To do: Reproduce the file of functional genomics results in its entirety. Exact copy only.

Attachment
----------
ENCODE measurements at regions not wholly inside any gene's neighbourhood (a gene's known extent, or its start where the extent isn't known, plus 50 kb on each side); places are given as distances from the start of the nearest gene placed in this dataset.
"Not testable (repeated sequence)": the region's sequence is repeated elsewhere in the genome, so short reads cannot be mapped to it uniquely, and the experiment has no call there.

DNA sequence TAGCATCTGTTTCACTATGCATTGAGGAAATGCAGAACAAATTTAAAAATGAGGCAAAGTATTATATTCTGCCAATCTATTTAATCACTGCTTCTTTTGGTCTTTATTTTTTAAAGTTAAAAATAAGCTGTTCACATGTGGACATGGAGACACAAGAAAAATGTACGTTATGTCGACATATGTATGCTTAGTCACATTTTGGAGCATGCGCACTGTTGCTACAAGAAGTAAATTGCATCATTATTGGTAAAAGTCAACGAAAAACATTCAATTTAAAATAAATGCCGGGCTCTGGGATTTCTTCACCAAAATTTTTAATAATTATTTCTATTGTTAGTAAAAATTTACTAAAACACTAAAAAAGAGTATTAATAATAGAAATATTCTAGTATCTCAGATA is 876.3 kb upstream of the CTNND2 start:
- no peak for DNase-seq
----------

ENCODE measurements at regions not wholly inside any gene's neighbourhood (a gene's known extent, or its start where the extent isn't known, plus 50 kb on each side); places are given as distances from the start of the nearest gene placed in this dataset.
"Not testable (repeated sequence)": the region's sequence is repeated elsewhere in the genome, so short reads cannot be mapped to it uniquely, and the experiment has no call there.

DNA sequence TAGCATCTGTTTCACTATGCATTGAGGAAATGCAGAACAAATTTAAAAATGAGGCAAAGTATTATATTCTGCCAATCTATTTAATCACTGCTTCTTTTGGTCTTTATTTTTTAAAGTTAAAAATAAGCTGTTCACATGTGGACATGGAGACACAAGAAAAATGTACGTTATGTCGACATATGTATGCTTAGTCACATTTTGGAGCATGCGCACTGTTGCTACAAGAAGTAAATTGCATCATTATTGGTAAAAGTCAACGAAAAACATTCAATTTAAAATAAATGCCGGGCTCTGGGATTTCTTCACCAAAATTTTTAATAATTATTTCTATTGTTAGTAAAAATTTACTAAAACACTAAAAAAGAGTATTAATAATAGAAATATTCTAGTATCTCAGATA is 876.3 kb upstream of the CTNND2 start:
- no peak for DNase-seq